We walked into the elevator and I walked into his arms. It didn’t take long to go down two floors, and then we were outside. This is not how I wanted it to be, I said. Adding that while I knew that was useless negativity, sometimes that’s just how it was.
Erik paused and put on a smile. “Oh, not me! This is exactly how I wanted it!” We laughed and put it from us. For awhile at least.
I’ve always just wanted to be somebody’s wonderful.
** Imaginary Friend, bumping into my Imaginary Significant Other, “Hey, how are you?” he asks. “How’s Jane?” Imaginary Significant Other smiles and says, “Oh, she’s wonderful.” **
The monthly eye appointment on Friday was a conglomeration of good — The front of my eye is “deep and clear.” No inflammation, no new debris. — and bad. The inflammation and fluid are back in my retina. Not as bad as when it began this past summer, but worse than last month.
Late December’s visit had been so positive. Fluid and inflammation were down, progress had been made. The inexorable creep of damage had been halted. Hell, if I’d been a student again, Dr. Choi said I’d be “summa cum laude!”
Friday, February 2, though, was different.
There’s a look that doctors have when they talk about this condition and the difficulty in treating it. It’s kind of anxious, concerned, and sad – all put together. That afternoon, Drs. Lin and Choi had that look. Our kind doctor-friend from our Alaska summer had that look this past weekend when she asked how I was doing. She hugged us. She knows.
It’s not wonderful.
On Friday we did not discuss progress, we discussed options. What to do with a condition turned “unstable” again. Another injection into my eye? Maybe an additional medication (an injection) that often requires extra paperwork for the insurance company? Perhaps a different eye drop? What about a clinical trial on a new drug seeking approval for use on conditions like mine?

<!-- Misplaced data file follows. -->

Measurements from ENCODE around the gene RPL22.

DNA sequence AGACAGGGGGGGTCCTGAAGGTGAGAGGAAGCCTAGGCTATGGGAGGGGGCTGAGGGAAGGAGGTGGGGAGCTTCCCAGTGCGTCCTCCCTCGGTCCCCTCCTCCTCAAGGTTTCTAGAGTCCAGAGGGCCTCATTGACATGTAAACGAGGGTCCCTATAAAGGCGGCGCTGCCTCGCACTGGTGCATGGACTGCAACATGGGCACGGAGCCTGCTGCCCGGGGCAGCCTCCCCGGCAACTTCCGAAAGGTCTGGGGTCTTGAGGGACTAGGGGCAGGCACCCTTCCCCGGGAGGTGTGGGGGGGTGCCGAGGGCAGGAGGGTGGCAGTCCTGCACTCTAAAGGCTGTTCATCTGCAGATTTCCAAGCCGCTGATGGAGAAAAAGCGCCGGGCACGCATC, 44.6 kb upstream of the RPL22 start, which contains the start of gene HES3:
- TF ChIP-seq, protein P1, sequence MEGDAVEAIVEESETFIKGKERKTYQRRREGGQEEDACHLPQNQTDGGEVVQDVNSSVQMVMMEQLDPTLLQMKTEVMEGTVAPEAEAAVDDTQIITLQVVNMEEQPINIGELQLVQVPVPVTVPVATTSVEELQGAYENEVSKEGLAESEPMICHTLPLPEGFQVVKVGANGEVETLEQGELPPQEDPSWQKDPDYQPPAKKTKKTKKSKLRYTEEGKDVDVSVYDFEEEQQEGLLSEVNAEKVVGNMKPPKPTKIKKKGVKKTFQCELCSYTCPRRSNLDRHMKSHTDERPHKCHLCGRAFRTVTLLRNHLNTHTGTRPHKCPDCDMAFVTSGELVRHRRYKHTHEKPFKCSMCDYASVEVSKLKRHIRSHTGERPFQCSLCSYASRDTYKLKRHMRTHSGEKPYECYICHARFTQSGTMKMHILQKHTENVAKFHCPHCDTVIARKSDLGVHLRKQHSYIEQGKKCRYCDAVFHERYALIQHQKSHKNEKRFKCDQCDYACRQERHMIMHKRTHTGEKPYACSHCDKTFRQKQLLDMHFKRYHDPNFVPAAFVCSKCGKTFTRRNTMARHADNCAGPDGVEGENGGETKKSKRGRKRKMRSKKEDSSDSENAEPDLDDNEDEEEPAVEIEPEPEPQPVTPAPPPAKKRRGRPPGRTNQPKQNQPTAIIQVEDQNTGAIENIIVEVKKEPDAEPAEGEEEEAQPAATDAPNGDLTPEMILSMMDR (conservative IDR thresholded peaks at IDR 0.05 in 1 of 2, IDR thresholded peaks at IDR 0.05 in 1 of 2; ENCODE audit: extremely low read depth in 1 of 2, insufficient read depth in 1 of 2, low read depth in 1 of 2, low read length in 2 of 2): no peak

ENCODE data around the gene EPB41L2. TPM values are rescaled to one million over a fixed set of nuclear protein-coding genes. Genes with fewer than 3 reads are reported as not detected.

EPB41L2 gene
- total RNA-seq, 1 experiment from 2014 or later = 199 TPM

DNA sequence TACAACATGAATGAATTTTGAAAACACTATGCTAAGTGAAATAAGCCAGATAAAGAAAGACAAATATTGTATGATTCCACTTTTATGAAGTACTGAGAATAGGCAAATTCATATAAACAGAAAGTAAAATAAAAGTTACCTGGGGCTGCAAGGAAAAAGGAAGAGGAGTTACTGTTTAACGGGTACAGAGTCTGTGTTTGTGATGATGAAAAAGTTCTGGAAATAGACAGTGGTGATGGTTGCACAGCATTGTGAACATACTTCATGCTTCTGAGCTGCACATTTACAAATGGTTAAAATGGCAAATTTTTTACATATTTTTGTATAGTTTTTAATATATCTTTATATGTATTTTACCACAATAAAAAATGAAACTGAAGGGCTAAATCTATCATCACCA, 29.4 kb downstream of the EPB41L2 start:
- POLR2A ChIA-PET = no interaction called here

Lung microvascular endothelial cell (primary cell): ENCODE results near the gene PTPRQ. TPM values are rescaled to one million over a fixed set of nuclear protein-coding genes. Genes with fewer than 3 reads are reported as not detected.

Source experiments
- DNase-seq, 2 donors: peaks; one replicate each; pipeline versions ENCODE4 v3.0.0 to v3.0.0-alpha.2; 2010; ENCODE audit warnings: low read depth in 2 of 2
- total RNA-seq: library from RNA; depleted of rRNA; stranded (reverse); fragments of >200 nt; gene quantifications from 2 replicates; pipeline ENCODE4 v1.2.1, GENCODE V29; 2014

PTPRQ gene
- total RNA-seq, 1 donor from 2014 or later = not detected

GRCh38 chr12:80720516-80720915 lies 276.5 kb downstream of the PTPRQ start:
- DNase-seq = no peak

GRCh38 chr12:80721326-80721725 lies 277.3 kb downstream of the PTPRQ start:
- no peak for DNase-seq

We batted around pros and cons like little shuttlecocks. What if I were accepted into the trial but ended up with the placebo? What if the medication didn’t work? It’s a pill, what if the side effects were horrible (my body has a history of this one)? Was this just delaying stronger meds for a month while we waited to see if there would be improvement or new damage?
We finally decided to see if I would be accepted into the trial, if the timelines were appropriate, if I improved. And if I didn’t, we set up a fall-back plan of additional medications.
Since it was past 5:00 pm on a Friday when all was said and done, Dr. Lin said she would contact the study coordinator and initiate the screening process.
Monday came and went. I called Dr. Lin’s office and she called me back Tuesday afternoon. I had not been accepted into the trial. For one, I only have one eye and for some reason they want people with two. (Laura said this was eye-ism and I should protest). For two, I would have to go on a course of high doses (starting at 60mg) of prednisone. Given the damaging side effects of the last time I was on high doses of prednisone, Dr. Lin said she would not do that to me. I agreed that I would not do that to me, either.
So, just like that, we are on the “back-up” plan. I will have a steroid shot in my eye on my next visit (now just two weeks away) and I will start biweekly injections of Humira when it’s approved by insurance. But first, I will have a brain MRI with contrast because there is a link between Humira and multiple sclerosis (MS). Apparently, this little wonder drug can initiate, reveal, or cause a worsening in MS.
SO not wonderful.
We’re agreed that I do not have MS, but in the odds game I’ve been running lately, I would not take a bet on anything. Kind of like how I’ve been to over 30 years of high school and college sporting events, bought 50/50 tickets at every single game, and won exactly zero times.
But you know what? I am strong. Not strong like Bret Parker who has Parkinson’s and just participated in the World Marathon Challenge – seven marathons, seven continents, seven days. I am not that kind of strong.
I am dancing strong. Between the time that Dr. Choi left the room, and Dr. Lin entered, even knowing that there would be a confirmation of bad news and big decisions to make, Erik and I danced to Frank Sinatra’s I Won’t Dance.
The song came from my head (or my heart). I found it on YouTube, and danced. One of the many songs I love, it bubbles with innuendos.
“When you dance, you’re charming and you’re gentle, ‘Specially when you do the Continental. But this feeling isn’t purely mental, For heaven rest us, I am not asbestos.”
… “I know that music leads the way to romance, So if I hold you in my arms, I won’t dance.”
That was wonderful.
If I am going to go blind, and that possibility is still real, I am going down fighting, and laughing, and dancing. I am strong. I will continue to be strong. I will love. I will whine, I will pick myself up (with help), and I will keep going. There is still more to do.